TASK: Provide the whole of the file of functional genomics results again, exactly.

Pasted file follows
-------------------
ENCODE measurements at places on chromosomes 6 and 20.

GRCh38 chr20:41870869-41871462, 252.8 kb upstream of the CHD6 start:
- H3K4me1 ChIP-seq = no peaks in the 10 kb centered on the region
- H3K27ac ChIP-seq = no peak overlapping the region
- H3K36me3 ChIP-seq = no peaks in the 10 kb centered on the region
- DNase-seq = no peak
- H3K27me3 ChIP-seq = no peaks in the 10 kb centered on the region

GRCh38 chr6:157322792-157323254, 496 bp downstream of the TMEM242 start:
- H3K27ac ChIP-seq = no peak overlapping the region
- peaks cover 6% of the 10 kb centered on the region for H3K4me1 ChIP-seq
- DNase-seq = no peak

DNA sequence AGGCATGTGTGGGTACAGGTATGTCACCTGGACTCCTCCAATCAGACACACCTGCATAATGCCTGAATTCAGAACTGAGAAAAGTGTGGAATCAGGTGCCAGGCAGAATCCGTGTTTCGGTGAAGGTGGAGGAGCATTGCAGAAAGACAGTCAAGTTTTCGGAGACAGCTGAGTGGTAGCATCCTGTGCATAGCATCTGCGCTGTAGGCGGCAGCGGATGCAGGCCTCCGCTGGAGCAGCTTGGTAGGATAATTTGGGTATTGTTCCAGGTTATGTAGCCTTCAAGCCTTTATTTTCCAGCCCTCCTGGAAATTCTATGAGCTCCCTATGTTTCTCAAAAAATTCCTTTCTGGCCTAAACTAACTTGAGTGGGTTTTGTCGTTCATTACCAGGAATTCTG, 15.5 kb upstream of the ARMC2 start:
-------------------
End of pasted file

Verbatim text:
ENCODE measurements at places on chromosomes 6 and 20.

GRCh38 chr20:41870869-41871462, 252.8 kb upstream of the CHD6 start:
- H3K4me1 ChIP-seq = no peaks in the 10 kb centered on the region
- H3K27ac ChIP-seq = no peak overlapping the region
- H3K36me3 ChIP-seq = no peaks in the 10 kb centered on the region
- DNase-seq = no peak
- H3K27me3 ChIP-seq = no peaks in the 10 kb centered on the region

GRCh38 chr6:157322792-157323254, 496 bp downstream of the TMEM242 start:
- H3K27ac ChIP-seq = no peak overlapping the region
- peaks cover 6% of the 10 kb centered on the region for H3K4me1 ChIP-seq
- DNase-seq = no peak

DNA sequence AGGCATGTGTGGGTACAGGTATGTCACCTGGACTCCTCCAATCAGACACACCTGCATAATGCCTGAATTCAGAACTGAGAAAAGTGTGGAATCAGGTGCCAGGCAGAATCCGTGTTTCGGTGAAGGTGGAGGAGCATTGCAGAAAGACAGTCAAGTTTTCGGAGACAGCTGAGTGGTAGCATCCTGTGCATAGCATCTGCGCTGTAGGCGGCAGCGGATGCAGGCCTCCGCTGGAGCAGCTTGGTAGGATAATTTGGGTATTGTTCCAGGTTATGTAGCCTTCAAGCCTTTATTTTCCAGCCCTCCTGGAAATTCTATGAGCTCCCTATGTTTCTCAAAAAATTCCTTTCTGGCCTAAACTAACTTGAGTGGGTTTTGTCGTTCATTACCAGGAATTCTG, 15.5 kb upstream of the ARMC2 start: